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  3. It’s been quite a year, hasn’t it, Lisa? One good thing that happened was that I got off Facebook because of the acrimonious exchanges about the election, sadly from one of my husband’s older relatives. Sigh. And guess what? Life without FB is grand. ๐Ÿ™‚ We moved to Arizona at the end of March, just as stay-at-home orders were being issued. Although we didn’t have our usual family Christmas, we were able to spend time with my brother and his family and my parents, the latter being the main reason we moved here.

    I’m glad you were able to get away for that week. I was able to get to Wyoming for three weeks and it was delightful to get out. Hopefully 2021 will be a more normal year, even if normal isn’t quite the way it used to be. In the meantime, a happy, healthy New Year to you and yours. Hopefully we’ll hear more from you as well.

    janet

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    1. Happy New Year, Janet! It’s great to hear you’re in sunny Arizona now and I agree, leaving Facebook is a wonderful feeling. I have to have an account for work but I haven’t posted a personal line or read anything from friends or family in two years. Whew!

      Three weeks in Wyoming sound perfect, I’m so happy you were able to have that in the middle of this upside-down year. Our Christmas was different as well with one family gathering outside on Christmas Eve afternoon. We had long underwear, coats, blankets, masks and warm drinks but at least we got to see each other in person. Let’s all hope the new year brings a return to some of our more normal traditions and we can visit family without worry and travel without fear of stay-at-home orders.

      Cheers to a safe, peaceful and happy 2021! Lisa

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  4. It will take a while, I think, for 2021 to spread its wings and carry us to something better. Hope springs eternal. I will relax when the electoral votes are ratified by Congress and Joe is sworn in. Until then, my grip on my emotions is very tight.

    And I must say, a 2020 bright spot has been your tweets and your posts. Thanks for staying calm.

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    1. Aw, thanks Jim. I really like your comment about 2021 spreading its wings and carrying us to something better, we have to have hope. I’ll admit to a little tension about the Jan 6 deadline and swearing-ins but most of it is triggered by fear of what an unstable person may do when acting out. I still have faith in our processes and am holding on to that.

      I made a decision early this year that my social posts would stay focused on more positive aspects of our communities and I tried to not slip back into doom-sharing. I think I was relatively successful and it’s nice to hear you’ve appreciated the content. I’ll keep it up for 2021!

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  5. It is lovely to hear from you, Lisa. This year has been strange and full of change on so many levels. You are right in pointing out so many things are now done virtually or in front of a screen, behind a piece of glass – so much so it is the norm now. That was great you managed to sneak in a short trip away in the middle of the year, even if it meant keeping your distance from others.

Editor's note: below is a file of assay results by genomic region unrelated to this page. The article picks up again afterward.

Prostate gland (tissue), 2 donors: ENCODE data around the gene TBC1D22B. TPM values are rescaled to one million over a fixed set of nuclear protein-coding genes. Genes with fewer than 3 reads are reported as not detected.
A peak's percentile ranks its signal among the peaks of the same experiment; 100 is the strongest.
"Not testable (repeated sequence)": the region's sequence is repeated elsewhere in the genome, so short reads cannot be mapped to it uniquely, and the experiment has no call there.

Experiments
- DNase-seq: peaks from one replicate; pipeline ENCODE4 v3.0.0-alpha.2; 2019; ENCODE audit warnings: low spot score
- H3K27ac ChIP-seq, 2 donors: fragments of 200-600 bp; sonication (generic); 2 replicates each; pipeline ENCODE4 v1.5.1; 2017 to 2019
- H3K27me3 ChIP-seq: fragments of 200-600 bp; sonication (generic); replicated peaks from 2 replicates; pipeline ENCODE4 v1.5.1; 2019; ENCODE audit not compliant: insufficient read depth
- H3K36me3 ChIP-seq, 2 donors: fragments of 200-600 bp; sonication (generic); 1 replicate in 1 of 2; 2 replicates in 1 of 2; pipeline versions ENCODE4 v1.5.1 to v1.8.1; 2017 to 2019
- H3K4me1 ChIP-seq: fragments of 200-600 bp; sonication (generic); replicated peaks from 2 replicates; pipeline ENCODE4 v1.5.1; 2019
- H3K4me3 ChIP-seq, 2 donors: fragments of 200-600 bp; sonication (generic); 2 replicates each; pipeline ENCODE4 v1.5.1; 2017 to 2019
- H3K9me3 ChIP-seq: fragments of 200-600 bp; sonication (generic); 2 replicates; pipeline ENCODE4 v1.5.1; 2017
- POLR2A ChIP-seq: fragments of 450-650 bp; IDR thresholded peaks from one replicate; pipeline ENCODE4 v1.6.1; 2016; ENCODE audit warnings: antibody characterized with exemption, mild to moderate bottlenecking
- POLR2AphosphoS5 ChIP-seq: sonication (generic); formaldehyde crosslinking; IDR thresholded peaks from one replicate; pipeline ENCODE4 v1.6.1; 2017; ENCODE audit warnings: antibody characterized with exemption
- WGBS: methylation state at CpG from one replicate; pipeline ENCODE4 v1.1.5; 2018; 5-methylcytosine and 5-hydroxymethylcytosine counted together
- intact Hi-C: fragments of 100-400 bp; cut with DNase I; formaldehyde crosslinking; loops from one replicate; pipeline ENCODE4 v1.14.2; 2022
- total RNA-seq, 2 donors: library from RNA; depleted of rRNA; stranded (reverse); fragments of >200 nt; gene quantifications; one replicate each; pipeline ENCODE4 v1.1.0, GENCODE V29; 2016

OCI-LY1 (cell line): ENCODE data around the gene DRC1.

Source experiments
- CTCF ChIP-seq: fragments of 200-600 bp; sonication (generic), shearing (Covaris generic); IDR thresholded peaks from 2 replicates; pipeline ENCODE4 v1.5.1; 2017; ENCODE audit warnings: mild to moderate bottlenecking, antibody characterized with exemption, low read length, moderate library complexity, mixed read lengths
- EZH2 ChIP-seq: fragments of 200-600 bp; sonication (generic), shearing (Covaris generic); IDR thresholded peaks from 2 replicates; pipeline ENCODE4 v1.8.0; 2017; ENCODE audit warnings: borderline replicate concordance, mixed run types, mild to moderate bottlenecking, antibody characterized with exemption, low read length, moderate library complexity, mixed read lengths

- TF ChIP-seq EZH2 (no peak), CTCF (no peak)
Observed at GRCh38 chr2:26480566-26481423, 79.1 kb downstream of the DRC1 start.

It wasn’t too bad year from my end… Though we got stuck in lockdown for about seven months in Melbourne, we adjusted and got on with our lives. Knowing people that matter were safe meant the world. It will be interesting to see where 2021 will go…it will probably be a bit more of the same for a while and then who knows. Take care, Lisa. Happy New Year to you, John and Ryan. Great photography as usual ๐Ÿ™‚

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    1. Happy New Year, Mabel! It’s great to hear 2020 wasn’t too bad on your end and I’ll share your good wishes with John and Ryan today. Take care and enjoy what 2021 brings. ๐Ÿ™‚

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  6. 2021 feels like at least an opening for us to reclaim the parts of ourselves we most value, and I feel similarly when I say that I want to connect better to those with whom I share values and a common commitment to focusing on what is true and nurturing. I’ve had some wonderful moments this year, at a time that with my daughter’s cancer rocked me to my core. I have a lot of people I’d like to “pay back” for their kindness, and an in-person hug will feel so good. We have observed stay-at-home orders very strictly since early March, and I haven’t even been in a grocery store. There’s a lot of living I’d yet like to do. LOL! All the best to you and thank you for your positivity. It feeds my soul.

    And i have a bottle of champagne, the good stuff, already chilling for January 20th. I don’t typically open champagne in the morning, but why not?

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    1. You’re right Debra, we do have a lot of living yet to do! It’s definitely time to reclaim connections and hugs and yes, drink champagne on January 20th. ๐Ÿ™‚ I’ll have to work during the inauguration time but plan to record and watch everything that evening.

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  7. I’m extremely late to this post, got here from an old post of mine which was in your 24 hour project waay back in 2014! This is a great way of summing up what was one of the weirdest years any of us have experienced. I can’t see any posts from 2021 so have you abandoned the blog? Hope 2021 has been an improvement and you and all your family are well. Take care, Jude xx

    Liked by 1 person

    1. Hey Jude, so nice to hear from you! 2020 was one of the weirdest years indeed and 2021 hasn’t been a whole lot better but there’s always hope for a strong finish. ๐Ÿ™‚ I haven’t abandoned the blog, it’s always lurking in the back of my mind but I haven’t been in quite the right place to pick it back up. I’m not letting go though so please keep a watch for when this space is active once again! All my best, Lisa

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      1. I know what you mean. It’s been a struggle this past 18 months. My flower blog has been in semi retirement for a long time until very recently. I’ll keep an eye on you. Just glad all is good.